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High Blood Pressure (Hypertension)

The prevalence of high blood pressure differs by race/ethnicity, with the condition being more common among blacks (40.4%) compared to whites (27.4%) and Mexican-Americans (26.1%). - CDC 2013

What is Blood Pressure?

Blood pressure is the pressure of blood pushing against the walls of your arteries. Arteries carry blood from your heart to other parts of your body. Your blood pressure normally rises and falls throughout the day. (CDC)

What is High Blood Pressure?

High blood pressure, also called hypertension, is blood pressure that is higher than normal. Your blood pressure changes throughout the day based on your activities. Having blood pressure measures consistently above normal may result in a diagnosis of high blood pressure (or hypertension).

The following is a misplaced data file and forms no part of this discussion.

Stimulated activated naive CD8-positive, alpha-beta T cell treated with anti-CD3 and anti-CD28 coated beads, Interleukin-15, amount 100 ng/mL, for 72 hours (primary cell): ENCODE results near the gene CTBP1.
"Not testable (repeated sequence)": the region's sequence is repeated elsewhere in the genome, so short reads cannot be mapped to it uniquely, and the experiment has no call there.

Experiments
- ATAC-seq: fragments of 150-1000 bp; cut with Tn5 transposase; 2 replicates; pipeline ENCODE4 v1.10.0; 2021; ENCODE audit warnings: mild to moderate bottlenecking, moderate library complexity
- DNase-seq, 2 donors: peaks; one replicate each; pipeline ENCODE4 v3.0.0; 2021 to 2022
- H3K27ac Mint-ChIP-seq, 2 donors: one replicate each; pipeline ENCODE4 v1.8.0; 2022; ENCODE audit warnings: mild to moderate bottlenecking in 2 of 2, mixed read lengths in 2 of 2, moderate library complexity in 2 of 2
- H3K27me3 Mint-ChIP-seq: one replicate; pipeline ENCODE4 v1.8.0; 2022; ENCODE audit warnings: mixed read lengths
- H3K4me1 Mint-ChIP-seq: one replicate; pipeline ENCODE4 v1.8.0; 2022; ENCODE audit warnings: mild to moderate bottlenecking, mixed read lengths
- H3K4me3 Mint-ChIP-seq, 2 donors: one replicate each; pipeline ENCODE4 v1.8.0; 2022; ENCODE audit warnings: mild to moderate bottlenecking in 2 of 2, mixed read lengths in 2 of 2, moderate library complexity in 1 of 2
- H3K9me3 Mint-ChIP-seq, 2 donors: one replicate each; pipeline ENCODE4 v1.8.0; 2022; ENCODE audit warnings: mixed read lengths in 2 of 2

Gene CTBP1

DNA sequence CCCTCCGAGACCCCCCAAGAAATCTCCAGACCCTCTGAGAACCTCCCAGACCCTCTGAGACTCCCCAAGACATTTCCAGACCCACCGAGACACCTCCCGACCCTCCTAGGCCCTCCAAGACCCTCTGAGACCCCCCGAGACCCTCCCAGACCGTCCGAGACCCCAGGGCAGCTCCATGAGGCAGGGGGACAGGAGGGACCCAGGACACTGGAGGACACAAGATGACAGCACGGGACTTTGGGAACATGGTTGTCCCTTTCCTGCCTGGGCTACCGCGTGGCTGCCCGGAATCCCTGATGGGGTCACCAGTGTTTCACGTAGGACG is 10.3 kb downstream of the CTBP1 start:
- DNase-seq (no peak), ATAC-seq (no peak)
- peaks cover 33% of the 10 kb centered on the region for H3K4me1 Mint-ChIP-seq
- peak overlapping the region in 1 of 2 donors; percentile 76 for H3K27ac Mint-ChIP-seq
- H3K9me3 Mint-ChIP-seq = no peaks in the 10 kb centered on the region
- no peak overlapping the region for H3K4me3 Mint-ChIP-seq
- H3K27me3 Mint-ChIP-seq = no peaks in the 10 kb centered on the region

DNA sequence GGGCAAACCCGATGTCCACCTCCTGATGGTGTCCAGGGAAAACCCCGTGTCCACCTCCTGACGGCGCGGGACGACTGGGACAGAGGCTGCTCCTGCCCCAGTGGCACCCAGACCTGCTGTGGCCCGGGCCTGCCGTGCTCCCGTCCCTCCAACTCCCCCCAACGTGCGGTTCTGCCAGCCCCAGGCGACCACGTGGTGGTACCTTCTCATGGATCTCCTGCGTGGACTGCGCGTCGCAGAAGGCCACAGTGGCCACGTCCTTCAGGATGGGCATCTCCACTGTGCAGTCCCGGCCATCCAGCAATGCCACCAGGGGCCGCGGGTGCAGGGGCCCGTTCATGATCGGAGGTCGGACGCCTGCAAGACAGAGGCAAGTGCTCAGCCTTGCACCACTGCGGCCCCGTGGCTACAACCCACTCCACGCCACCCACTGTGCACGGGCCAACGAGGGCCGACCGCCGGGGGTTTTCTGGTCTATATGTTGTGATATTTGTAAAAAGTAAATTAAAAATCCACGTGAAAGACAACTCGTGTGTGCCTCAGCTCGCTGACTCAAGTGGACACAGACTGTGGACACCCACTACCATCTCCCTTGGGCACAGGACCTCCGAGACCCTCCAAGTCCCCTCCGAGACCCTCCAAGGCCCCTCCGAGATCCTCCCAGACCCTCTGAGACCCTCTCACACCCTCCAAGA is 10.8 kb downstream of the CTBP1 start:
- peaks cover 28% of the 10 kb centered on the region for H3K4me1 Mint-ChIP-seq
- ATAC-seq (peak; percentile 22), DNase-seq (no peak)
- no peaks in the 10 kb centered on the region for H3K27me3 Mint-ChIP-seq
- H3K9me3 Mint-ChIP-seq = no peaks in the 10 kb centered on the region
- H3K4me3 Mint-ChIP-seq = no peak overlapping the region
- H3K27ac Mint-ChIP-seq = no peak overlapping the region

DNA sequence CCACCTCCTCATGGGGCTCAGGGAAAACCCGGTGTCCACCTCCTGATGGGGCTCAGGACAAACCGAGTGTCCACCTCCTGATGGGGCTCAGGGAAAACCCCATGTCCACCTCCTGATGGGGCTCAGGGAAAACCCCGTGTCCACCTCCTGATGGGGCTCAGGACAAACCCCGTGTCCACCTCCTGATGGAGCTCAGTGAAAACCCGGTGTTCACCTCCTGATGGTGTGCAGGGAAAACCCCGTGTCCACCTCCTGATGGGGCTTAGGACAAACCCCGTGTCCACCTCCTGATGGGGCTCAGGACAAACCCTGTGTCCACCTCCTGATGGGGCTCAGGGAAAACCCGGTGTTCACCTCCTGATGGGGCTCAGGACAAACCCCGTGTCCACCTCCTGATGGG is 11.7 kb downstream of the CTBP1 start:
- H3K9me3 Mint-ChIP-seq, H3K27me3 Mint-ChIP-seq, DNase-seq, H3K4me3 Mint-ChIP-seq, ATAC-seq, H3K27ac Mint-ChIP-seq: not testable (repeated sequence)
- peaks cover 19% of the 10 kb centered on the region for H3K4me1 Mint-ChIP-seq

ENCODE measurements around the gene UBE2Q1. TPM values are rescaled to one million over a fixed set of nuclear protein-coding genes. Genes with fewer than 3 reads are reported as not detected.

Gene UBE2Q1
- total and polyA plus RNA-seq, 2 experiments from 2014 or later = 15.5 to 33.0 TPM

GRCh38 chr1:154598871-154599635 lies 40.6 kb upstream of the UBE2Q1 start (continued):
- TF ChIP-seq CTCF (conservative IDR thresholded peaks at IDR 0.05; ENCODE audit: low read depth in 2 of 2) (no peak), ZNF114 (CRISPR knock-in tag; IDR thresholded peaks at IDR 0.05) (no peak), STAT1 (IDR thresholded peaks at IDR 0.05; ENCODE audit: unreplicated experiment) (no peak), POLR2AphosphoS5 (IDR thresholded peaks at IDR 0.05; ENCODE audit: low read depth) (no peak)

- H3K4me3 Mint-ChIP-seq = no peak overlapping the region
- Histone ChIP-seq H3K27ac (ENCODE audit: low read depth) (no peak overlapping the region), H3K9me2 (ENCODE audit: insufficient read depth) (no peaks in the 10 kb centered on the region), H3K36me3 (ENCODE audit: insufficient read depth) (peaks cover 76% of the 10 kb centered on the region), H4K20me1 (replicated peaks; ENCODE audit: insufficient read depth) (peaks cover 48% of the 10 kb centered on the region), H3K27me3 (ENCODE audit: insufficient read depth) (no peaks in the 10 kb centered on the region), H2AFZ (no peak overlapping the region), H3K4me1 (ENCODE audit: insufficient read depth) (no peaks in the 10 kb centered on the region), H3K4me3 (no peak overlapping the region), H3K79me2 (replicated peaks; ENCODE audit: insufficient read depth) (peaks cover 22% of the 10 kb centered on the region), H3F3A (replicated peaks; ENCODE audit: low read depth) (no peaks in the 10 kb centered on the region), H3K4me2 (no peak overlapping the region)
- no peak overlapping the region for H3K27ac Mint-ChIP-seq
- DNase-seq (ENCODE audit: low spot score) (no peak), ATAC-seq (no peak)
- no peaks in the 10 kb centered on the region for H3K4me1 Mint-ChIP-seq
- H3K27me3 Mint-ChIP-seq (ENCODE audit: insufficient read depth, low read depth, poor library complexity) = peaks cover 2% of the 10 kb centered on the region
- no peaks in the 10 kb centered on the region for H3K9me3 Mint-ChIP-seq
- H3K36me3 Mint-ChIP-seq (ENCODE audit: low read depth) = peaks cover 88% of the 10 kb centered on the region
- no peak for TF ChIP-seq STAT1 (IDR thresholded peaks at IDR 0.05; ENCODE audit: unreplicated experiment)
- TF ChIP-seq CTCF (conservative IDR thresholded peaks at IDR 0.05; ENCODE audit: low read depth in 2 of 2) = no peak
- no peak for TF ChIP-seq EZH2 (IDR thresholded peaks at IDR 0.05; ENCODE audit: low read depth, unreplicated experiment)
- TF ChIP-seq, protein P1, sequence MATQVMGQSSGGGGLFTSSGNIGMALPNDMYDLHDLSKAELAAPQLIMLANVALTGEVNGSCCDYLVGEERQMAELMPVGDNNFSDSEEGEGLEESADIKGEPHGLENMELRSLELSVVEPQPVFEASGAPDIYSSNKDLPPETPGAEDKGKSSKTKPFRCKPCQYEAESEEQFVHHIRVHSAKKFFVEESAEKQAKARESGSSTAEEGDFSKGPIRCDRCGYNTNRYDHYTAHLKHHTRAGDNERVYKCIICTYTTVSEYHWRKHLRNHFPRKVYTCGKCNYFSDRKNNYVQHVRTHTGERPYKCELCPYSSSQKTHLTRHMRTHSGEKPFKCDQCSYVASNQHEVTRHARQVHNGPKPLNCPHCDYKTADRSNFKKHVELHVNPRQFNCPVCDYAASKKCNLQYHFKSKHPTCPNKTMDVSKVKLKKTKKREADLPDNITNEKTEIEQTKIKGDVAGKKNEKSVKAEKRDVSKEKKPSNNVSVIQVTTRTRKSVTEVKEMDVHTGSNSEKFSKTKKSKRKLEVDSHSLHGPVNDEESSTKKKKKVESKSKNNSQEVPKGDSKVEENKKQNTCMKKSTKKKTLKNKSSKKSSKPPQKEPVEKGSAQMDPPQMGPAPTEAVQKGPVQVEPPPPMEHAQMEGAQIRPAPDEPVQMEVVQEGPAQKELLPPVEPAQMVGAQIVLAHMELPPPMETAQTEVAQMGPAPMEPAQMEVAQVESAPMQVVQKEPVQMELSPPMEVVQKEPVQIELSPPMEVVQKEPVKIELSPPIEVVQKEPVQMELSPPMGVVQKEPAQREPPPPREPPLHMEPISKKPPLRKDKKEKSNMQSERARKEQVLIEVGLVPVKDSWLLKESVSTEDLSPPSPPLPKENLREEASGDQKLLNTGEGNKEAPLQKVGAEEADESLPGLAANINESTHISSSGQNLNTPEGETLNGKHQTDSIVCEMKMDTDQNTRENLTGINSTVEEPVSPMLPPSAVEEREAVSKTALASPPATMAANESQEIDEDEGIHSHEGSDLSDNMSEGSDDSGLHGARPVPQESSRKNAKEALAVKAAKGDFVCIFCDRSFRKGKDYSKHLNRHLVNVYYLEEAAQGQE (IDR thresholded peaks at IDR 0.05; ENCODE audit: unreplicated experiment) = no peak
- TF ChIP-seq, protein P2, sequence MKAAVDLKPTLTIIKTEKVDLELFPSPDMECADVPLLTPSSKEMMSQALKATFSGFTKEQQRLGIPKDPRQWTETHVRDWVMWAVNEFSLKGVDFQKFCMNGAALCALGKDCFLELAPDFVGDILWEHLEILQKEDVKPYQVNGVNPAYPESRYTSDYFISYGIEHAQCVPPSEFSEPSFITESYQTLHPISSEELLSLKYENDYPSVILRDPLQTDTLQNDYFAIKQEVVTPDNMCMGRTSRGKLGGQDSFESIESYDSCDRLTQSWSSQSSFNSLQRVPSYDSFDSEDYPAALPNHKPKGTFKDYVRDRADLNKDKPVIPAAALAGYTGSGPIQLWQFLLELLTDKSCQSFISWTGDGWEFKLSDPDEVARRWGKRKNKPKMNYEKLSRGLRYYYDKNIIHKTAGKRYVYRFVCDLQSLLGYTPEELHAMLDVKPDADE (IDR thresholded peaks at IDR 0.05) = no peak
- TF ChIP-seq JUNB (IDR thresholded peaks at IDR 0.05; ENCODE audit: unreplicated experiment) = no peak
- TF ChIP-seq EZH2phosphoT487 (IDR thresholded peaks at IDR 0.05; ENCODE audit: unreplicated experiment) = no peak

The higher your blood pressure levels, the more risk you have for other health problems, such as heart disease, heart attack, and stroke. (CDC)

Why blood pressure matters

High blood pressure — the “silent killer” — usually has no symptoms. It can damage your heart, kidneys and brain before you know anything is wrong.

High blood pressure is a major risk factor for cardiovascular disease. Without treatment, high blood pressure can cause:

  • Transient ischemic attack (TIA).

  • Stroke.

  • Heart attack.

  • Enlarged heart.

  • Heart failure.

  • Peripheral artery disease.

  • Aneurysms.

  • Kidney disease.

  • Broken blood vessels in your eyes.

(Source: Cleveland Clinic)


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